My summer was spent consumed with appointments, phone calls, tests, and lots and lots of waiting.  Waiting for results, waiting to meet with another medical professional, waiting for my surgery date.

I’m not ready to tell the whole story now.  I don’t have the energy.  I’m still only in my second week of recovery from the treatment option I chose.  I can’t lift my arms above my head, I can’t shower without supervision, I can’t lift or bend over.   I’m in this weird recovery prison where a nurse comes to my house to make sure I’m still kickin’, and people speak to me in soft, gentle voices, as if I'm a fragile toddler who might lose her cool at any minute.  I'm OK about 95% of the time, but the other 5% is hell.   
So I’m going to fast forward to the good news:  I learned after my surgery that I went from “a woman with breast cancer” to “a breast cancer survivor.” Meaning:  I am cancer-free.   Praise God!
Ali Cummins Photography
But Rach, you remind me, what’s the other secret? 

Yes, dear reader!   Let’s get to it! 

Secret #2:

As of a few days ago, the book I’ve labored over for months and months, The Hopeful Mom's Guide to Adoption, is now available!   The boob drama delayed the publication of my book, which ended up being a blessing in disguise.  I was able to take a step back from being immersed in the push to publish and make some revisions and add some finishing touches, including this stunning cover that invites you into the world of domestic, infant adoption.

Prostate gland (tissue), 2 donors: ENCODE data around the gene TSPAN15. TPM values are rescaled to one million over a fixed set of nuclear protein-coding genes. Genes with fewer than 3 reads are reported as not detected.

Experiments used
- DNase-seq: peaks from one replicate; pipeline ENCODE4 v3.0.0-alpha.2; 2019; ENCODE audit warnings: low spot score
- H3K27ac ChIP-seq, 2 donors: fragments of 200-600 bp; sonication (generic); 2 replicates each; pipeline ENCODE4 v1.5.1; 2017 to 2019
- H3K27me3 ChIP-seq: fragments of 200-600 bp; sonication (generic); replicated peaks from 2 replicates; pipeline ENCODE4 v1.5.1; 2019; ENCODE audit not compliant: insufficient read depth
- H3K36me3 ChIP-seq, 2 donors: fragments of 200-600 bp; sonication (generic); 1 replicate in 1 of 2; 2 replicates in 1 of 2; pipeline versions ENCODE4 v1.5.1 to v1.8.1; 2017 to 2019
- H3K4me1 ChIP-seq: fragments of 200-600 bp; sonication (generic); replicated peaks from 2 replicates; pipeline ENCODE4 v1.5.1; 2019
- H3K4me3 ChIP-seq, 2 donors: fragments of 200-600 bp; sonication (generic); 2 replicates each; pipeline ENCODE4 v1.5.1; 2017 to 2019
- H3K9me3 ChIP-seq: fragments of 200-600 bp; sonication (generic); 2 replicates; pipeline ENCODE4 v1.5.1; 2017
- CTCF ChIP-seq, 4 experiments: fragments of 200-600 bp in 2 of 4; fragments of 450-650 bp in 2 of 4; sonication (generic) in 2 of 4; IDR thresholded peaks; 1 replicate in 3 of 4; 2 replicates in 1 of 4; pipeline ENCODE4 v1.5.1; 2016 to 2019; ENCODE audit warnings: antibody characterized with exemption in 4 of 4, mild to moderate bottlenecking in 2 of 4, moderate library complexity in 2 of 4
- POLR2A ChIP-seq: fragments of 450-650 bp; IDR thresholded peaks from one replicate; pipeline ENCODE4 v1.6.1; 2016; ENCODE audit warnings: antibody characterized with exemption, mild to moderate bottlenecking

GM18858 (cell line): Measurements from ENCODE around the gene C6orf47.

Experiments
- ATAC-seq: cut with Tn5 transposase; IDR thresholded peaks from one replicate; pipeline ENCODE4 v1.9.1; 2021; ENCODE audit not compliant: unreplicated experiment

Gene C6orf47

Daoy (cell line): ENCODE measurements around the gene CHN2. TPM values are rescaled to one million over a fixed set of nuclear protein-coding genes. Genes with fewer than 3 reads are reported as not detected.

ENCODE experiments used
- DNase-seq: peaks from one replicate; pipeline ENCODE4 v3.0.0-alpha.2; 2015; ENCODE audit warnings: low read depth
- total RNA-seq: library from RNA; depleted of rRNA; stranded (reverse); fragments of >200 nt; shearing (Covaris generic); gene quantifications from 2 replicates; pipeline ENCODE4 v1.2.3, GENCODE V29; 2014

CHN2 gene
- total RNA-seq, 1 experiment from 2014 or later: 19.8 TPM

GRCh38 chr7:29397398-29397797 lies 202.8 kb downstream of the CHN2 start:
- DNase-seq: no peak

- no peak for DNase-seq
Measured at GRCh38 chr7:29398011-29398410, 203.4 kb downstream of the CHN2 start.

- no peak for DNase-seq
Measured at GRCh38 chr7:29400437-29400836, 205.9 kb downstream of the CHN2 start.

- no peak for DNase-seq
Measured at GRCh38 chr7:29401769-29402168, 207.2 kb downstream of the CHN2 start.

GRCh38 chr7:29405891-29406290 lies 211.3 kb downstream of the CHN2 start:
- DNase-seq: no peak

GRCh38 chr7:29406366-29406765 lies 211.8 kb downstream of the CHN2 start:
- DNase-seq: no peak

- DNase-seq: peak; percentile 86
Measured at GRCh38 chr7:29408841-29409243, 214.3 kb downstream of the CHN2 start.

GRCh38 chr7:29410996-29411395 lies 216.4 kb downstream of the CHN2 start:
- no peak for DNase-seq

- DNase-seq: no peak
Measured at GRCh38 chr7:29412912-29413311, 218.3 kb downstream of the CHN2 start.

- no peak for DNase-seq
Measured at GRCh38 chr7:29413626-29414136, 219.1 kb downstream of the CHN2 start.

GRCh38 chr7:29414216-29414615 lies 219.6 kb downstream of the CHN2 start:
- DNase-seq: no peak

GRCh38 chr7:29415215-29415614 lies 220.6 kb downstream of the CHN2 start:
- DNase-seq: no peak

^^^Click on the image to get details.
Sugar, I wrote this book for the woman who wants to adopt but is standing on shaky ground.  Choosing to adopt isn’t for the faint at heart.  It’s for those willing to have their hearts broken and mended on repeat. There are SO many questions about ethics, open adoption, attachment, choosing an adoption professional, responding to nosy strangers, affording adoption, finding a support group, and more.  I answer them all:  with my whole heart, with my decade of experience, and with YOU in mind.  This is the book I wish I would have had ten years ago.

I invited several ladies from the adoption community to review the book. Here is some of what they said:  

Whew!  If you’ve made it this far into the post, cheers to you! I appreciate your readership:  your love, support, and encouragement.  This detour was certainly unexpected, but it also created space for more friends, more lessons, and more hope. 
Ali Cummins Photography
I promise to share more of the story in the future, but for now, I have a good book (wink, wink) to curl up with and so do you!   I can’t wait to hear what you think about it!

Cheers to us, Sugar! 


  1. What a summer but what a testimony... I knew something had to be up!

  2. I am so happy for you that you are cancer free! What a journey you have had since you found out and thank goodness you trusted your gut!!!! Thank you for sharing this news and for all that you do for our community.